A) Open the cloud shell in the Azure portal and use the following command to clone, or duplicate, the HTML sample site from GitHub:

git clone

We can also get our GitHub link to Azure App Service by directly authenticating as shown below:

Authorize GitHub
Grant Permission to Authorize AzureAppService
GitHub repo details after authorization

Git clone

We saw above another way to get our code into App services but for the purpose of this exercise, we will stick to the git clone command as shown in the screenshot below:

Sample website cloned into Azure cloud shell

b) The next thing to do will be to navigate to the directory where the data is by running the command below:

cd techdirectarchive-sample-website
change into the directory of the sample website

c) You must first initialize Git before adding and committing your files in order to prepare to submit the sample HTML page. Right now, don’t stress too much about the Git commands. You must instruct Git what files to add and track, as well as provide yourself with a means of tracking those changes later if necessary:

git init && git add . && git commit -m "sample-website"

before we run the command above, we need to associate what we are doing with identity, so we will run the following commands first

 git config --global ""
git config --global "raphael"

d) Create your own login and strong password when creating the deployment credentials. The username needs to be distinct everywhere. A sample code is provided below:

az webapp deployment user set --user-name techdirectarc --password @azurewebapp
deployment user and password set

e) The URL for the Git repository for your web application needs to be obtained. To examine the URL for the Git repository, enter the web app name (not the username you generated in step d ) and resource group that you chose when the web app was built.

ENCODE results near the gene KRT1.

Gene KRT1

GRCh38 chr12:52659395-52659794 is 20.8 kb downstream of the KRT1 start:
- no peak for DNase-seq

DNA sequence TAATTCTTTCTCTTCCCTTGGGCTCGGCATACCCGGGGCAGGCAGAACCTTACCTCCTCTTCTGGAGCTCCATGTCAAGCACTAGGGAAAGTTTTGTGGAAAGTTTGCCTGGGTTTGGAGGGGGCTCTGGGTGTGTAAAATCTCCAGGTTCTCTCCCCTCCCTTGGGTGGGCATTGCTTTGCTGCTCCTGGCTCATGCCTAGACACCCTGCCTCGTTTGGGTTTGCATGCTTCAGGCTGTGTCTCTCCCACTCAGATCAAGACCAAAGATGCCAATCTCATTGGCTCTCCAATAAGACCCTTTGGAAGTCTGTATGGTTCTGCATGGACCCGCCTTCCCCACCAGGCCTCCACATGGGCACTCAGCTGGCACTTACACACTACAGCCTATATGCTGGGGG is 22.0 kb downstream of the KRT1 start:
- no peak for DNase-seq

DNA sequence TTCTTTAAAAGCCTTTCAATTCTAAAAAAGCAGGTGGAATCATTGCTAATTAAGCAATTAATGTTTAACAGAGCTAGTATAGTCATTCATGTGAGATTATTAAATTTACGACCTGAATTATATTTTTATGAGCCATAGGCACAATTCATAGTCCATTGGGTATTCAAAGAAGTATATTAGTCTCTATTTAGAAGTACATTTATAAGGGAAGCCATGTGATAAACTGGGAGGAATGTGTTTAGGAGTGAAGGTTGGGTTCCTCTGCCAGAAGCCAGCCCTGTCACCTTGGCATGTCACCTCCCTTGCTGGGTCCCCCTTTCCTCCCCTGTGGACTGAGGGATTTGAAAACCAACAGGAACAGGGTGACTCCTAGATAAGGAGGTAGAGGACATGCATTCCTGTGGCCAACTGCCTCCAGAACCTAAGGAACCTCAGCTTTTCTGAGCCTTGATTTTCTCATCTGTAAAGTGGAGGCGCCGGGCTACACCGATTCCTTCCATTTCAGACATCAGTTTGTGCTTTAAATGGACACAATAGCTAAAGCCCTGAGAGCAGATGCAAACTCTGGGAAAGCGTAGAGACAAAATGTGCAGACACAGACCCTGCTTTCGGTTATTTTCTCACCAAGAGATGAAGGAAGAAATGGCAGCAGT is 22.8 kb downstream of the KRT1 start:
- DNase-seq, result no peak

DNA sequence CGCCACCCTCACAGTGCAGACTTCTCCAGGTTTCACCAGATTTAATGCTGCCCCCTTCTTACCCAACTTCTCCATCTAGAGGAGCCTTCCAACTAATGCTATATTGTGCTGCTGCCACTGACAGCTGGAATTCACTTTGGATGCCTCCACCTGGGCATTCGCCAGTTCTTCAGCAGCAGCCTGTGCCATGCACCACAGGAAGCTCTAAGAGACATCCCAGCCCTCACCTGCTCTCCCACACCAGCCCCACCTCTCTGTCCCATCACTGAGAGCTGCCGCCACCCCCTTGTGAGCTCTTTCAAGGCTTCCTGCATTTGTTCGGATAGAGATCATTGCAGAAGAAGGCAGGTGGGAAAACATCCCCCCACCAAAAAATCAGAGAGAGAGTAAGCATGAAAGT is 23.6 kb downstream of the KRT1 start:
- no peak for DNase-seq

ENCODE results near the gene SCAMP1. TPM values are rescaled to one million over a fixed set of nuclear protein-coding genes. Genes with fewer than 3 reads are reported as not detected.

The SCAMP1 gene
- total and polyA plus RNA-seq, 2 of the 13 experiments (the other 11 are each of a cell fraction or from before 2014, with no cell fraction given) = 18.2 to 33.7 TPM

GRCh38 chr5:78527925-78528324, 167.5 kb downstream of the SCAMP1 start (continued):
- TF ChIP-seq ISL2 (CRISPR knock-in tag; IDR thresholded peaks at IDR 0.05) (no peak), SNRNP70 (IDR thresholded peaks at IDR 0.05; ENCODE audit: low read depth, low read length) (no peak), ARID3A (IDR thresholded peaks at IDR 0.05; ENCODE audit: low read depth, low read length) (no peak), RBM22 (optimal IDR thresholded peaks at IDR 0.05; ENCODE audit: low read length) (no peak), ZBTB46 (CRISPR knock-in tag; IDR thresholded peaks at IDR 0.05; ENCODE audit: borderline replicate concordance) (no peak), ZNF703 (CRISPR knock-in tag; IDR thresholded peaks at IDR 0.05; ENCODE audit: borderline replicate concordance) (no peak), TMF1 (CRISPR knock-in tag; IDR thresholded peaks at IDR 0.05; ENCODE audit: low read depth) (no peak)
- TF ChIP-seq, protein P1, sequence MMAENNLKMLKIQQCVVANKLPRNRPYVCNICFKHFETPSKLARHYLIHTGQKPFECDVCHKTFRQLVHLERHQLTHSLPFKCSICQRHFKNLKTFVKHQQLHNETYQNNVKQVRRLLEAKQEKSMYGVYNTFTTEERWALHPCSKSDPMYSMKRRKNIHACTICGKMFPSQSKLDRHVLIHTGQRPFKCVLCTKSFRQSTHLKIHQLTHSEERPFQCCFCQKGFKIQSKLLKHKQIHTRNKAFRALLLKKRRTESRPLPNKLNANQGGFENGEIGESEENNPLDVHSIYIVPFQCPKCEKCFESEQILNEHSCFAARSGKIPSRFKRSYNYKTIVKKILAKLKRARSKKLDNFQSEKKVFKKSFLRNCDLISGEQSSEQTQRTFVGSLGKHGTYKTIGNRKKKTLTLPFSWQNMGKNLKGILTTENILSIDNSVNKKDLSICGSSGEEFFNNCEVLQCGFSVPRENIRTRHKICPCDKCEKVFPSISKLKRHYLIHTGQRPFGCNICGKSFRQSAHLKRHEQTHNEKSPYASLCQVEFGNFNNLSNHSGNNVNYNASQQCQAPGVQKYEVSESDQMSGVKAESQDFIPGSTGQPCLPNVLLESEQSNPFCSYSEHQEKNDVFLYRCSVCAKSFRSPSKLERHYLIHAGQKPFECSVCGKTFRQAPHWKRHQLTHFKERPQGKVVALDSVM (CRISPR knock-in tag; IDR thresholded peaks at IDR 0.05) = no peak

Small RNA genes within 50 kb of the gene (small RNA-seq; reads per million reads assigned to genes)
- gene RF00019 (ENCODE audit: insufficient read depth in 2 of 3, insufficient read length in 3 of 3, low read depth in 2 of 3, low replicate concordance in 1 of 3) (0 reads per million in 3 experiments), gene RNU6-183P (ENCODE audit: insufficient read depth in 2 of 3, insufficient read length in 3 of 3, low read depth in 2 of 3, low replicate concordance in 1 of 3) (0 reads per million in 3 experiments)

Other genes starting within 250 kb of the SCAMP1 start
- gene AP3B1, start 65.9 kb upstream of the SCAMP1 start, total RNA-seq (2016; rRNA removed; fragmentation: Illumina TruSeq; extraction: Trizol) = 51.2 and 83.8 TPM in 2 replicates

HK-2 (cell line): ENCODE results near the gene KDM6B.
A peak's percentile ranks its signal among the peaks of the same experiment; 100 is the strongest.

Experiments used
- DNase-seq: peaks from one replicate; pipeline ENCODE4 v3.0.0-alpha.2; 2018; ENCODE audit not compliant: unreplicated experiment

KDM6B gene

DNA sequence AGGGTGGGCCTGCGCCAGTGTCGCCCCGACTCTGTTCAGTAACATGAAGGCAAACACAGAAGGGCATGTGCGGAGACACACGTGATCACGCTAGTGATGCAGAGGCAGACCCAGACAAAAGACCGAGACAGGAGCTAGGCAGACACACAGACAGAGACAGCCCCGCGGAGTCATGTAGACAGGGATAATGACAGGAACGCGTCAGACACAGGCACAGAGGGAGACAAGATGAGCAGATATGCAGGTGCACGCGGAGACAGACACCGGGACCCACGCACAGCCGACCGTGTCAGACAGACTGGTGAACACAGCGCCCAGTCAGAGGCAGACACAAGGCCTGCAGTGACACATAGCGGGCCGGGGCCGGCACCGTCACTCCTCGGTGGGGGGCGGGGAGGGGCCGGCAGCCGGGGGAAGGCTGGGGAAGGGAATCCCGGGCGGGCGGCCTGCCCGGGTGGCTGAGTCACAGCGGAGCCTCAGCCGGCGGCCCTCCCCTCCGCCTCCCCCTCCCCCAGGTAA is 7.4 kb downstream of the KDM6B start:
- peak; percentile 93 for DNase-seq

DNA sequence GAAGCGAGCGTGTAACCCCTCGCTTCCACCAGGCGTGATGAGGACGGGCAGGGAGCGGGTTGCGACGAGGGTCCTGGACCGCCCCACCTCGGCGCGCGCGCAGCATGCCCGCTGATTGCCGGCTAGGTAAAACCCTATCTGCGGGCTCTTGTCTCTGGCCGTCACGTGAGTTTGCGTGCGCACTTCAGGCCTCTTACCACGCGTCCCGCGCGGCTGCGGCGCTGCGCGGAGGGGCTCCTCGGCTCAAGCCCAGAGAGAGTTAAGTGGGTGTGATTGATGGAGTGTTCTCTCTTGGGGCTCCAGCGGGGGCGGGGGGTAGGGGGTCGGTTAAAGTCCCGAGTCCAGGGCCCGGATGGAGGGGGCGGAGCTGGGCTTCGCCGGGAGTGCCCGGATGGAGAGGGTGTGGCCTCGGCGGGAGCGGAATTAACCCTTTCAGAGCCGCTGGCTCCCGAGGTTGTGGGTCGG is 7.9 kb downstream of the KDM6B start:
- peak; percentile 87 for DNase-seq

az webapp deployment source config-local-git --name migrateappt --resource-group migrateapp_group


The command = az webapp deployment source config-local-git

Name = name of the webapp you created earlier in step2 =migrateappt

resource group = the resource group created for the project = migrateapp_group


"url": ""
Git URL of webapp

f) You must inform Cloud Shell about the Git repository that your web app is set to use. You designate these places as remotes in Git. Replace the URL with the one from the output of step d

git remote add azure your-git-clone-url

with the URL

git remote add azure
Git remote add azure URL

Push your content

Git is used for uploading or transferring files, and you push them. Where does Git compel them to go? a remote like the one you established in the previous step, like Azure. The final part of the command is a branch, which is normally a master.

Git stores continuing work-in-progress models in branches. Pushing to release branches with names you pick, such as dev or staging, is recommended in production settings.

These additional branches allow you to work on new features or updates in a safe environment without compromising the real workloads that your customers use, while yet enabling your production code to continue working correctly.

Push the HTML sample site to your web app using this command:

git push azure master
deploying to Azure App Service

The result shows that the HTML example site has been uploaded and set up to function, and the current default web app site page has been deleted.


Azure app service is Microsoft’s platform as a service offering. Developers can work, save their software resources in version control like GitHub as we saw, and easily upload this to Azure App service.

In this article, you have learned how to Migrate Azure Web Apps, where a sample HTML site was created and the data was saved in GitHub, the steps it took to upload these to the Azure app service have been documented in this article.